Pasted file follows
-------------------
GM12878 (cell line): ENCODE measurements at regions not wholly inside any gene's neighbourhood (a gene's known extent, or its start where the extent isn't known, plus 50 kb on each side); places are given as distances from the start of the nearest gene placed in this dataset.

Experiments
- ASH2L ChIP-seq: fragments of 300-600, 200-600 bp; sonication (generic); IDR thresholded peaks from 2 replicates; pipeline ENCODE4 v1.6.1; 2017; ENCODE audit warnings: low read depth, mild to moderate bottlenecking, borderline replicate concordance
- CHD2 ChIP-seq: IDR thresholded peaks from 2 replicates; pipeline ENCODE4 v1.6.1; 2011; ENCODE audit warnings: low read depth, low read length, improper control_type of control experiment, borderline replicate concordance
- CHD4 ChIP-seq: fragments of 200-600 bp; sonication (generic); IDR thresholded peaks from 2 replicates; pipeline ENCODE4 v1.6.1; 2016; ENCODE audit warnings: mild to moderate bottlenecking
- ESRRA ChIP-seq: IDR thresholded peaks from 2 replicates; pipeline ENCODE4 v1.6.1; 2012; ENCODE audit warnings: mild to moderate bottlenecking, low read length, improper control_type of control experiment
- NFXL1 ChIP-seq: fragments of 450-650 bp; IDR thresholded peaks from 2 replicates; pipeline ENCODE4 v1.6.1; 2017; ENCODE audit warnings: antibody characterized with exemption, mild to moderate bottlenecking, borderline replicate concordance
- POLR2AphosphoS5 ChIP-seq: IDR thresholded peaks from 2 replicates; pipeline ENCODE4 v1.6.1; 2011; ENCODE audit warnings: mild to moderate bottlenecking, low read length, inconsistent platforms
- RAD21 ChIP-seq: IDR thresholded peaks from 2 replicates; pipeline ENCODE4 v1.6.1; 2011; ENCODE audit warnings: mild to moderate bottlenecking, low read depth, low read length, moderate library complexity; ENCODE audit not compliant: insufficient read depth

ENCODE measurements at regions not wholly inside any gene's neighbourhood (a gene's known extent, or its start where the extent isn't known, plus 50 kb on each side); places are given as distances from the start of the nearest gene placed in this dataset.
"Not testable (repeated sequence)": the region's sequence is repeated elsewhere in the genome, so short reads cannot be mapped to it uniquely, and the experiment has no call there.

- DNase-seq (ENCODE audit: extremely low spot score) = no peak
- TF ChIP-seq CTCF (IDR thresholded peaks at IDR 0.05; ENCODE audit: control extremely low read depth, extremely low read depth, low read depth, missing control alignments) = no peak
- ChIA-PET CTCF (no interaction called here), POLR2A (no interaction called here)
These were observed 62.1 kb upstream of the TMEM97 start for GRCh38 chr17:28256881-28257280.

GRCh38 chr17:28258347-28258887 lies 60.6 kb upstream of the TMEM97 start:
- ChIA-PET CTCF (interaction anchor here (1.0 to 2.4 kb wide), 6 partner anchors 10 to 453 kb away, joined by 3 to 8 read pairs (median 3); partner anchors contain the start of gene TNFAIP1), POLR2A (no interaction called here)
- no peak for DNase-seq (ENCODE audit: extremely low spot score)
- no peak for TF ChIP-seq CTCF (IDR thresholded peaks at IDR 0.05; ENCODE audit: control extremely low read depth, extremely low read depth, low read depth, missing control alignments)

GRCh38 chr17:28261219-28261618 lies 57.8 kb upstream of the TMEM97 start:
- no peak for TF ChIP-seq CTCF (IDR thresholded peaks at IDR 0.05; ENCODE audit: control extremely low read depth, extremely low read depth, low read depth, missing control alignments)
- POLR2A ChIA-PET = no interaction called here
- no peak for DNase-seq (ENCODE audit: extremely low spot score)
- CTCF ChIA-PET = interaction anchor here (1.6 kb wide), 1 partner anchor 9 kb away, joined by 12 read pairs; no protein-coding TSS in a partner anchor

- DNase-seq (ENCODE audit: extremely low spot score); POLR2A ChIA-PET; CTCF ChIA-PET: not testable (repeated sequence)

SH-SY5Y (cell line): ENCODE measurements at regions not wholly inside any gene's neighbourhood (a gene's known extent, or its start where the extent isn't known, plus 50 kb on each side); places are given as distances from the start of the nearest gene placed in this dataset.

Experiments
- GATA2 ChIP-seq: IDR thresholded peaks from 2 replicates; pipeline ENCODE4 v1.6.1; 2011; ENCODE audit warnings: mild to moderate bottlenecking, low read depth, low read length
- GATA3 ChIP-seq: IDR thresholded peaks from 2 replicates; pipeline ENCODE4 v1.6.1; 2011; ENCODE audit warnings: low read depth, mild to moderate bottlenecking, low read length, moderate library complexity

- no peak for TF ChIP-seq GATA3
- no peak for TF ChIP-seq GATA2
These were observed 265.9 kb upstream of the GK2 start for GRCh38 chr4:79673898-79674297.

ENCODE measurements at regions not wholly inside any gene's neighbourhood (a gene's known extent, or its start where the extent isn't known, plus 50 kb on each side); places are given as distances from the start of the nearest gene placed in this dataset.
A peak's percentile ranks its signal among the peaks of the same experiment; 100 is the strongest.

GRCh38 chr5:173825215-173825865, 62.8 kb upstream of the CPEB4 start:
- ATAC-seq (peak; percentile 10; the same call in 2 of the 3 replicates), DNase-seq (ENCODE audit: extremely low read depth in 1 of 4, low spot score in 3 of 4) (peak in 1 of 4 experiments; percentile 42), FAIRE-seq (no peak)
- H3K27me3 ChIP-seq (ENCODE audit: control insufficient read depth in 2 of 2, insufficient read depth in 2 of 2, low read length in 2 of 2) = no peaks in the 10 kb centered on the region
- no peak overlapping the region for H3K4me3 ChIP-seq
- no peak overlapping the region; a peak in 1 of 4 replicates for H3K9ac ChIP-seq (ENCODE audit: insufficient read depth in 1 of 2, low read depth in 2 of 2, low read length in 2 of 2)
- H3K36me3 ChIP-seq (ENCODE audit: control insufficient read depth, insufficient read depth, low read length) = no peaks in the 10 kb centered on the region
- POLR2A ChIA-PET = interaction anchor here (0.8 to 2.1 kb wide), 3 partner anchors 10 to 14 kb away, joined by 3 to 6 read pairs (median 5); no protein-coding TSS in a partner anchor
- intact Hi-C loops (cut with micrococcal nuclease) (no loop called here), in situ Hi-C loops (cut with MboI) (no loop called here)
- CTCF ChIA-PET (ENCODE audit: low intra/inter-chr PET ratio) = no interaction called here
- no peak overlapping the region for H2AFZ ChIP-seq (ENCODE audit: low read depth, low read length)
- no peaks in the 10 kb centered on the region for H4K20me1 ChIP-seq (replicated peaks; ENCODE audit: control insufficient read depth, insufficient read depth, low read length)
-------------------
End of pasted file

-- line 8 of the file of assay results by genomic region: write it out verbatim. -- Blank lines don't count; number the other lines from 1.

- POLR2AphosphoS5 ChIP-seq: IDR thresholded peaks from 2 replicates; pipeline ENCODE4 v1.6.1; 2011; ENCODE audit warnings: mild to moderate bottlenecking, low read length, inconsistent platforms